- Chester’s mother is dating a man who stays the night at her house. Chester knows that “Mom and Christopher won’t come out of the bedroom until later.”
- Skye tells Chester that her dad might marry his girlfriend because he’s “over the moon. They’re all smoochy smoochy all the time.”
- After Christopher proposes to Chester’s mom, they kiss. Skye tells them, “Get a room.”
- After winning a round of laser tag, Marc (the school bully) corners Chester. Marc punches Chester. “A flash of color bursts behind my eyelids. My ears ring with a tinkling sound, or maybe the force of my body being slammed into the change machine. . .” Chester gets a huge black eye.
- Marc is standing by Chester’s locker. When Chester approaches, Marc “tosses a casual punch at my shoulder. . . Only, his hand lands hard enough that it throws me off-balance, and my other shoulder collides with the bank of lockers.” Then, Marc grabs Chester. Marc “grips some combination of my shirt, my armpit skin, and my backpack strap, and with tremendous force, whips my entire body around him. . .” Chester ends up on his back “limbs sprawling, neck kinked.” Chester’s shoulders and neck hurt, and his shirt is ripped. The scene is described over two pages.
- Chester tells a story about a man who came into the bowling alley and “tried to rob Amanda [the owner] at knifepoint once. She hit him in the head with a bowling ball.”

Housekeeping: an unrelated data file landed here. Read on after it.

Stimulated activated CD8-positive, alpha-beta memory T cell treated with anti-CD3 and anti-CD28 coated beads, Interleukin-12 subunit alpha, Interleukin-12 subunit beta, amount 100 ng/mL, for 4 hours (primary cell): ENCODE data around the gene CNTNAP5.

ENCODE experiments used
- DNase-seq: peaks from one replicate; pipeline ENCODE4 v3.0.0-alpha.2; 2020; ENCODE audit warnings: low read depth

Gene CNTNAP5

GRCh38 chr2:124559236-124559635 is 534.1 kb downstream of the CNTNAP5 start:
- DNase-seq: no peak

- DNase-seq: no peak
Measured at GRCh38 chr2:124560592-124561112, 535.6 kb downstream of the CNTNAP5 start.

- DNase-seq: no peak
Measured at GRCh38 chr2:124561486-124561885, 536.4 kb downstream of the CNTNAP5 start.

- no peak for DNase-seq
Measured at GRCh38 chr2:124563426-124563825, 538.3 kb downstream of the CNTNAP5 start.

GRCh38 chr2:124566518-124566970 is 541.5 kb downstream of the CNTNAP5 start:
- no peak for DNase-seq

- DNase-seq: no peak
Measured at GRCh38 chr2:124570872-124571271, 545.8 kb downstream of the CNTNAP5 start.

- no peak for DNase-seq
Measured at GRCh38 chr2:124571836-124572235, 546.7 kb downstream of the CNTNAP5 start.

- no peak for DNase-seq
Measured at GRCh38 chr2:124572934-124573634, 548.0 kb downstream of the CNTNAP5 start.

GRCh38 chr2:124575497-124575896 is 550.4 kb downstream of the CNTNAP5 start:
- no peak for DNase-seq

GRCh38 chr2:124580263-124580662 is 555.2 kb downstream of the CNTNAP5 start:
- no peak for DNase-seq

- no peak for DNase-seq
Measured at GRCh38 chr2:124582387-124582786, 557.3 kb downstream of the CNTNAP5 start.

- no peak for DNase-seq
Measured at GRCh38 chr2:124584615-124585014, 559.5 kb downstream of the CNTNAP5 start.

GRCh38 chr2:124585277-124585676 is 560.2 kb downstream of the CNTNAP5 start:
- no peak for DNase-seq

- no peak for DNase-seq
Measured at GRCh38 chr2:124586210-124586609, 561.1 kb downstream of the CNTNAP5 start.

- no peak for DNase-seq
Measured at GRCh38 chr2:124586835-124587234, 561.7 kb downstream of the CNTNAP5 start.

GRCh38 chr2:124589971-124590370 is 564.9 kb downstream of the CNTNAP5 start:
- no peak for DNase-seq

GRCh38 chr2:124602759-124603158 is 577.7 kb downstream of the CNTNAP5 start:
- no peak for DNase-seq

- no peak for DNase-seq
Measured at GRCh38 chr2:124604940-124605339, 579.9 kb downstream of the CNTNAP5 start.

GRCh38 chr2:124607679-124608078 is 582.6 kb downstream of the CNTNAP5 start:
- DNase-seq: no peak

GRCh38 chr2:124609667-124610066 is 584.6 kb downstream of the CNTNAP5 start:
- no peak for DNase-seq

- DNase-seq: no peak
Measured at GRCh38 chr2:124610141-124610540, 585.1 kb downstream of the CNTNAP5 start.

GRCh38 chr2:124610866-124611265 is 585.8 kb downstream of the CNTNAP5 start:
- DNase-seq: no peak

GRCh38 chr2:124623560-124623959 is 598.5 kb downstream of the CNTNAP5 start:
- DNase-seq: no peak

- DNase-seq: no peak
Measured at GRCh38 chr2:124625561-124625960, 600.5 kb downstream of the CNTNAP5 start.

- Four people rob an armored car. Two of the men have “guns raised, they charge on the truck. Boom. The guard flinches like he hit a wall. He grabs his neck, then slumps down.”
- When a guard falls, Chester thinks, “Is he dead? But there’s no blood. No terrible explosion. A tiny arrow sticks out of his neck.”
- When the robber sees Chester, he grabs him. “My shoulder pops as [he] binds my hands together behind my back. He uses something thin and smooth. It cuts into my skin.”
- Skye jumps in to help Chester. A female robber grabs Skye and “she goes down.” The robber says, “Pop ‘em and let’s get out of here.” One of the men refuses to kill them because “they’re just kids.” The robbery is described over five pages.
- The school bully, Marc, calls Chester “Salisbury-face” because they were serving it at lunch. Angry, Chester’s “lunch tray geos vertical, smashes straight into Marc’s face. Peas go rolling over his shoulder, down his arms, and onto the floor.”
- Marc corners Chester in the bathroom and gives Chester a bruise “exactly the size and shape of a urinal head.”
Drugs and Alcohol
- Twice after being punched, Chester goes home and takes Tylenol for the pain.
- While having dinner, Chester’s mother and her boyfriend have a beer.
- At the bowling alley, a group of adults is drinking beer.
- Chester’s mom’s boyfriend serves pizza and beer to other adults.
- Marc calls Chester a loser several times.
- When Marc slams into Chester, Chester thinks Marc is a “jerk-face.”
- After hitting Marc with his lunch, Chester thinks, “Oh, no. Oh, crud.”
- Skye says Marc is a jerk.
- Dang it is used three times.
- Heck is used four times.
- OMG, my God, and oh my God are used as an exclamation a few times.
- Skye calls Chester a doofus and a goof.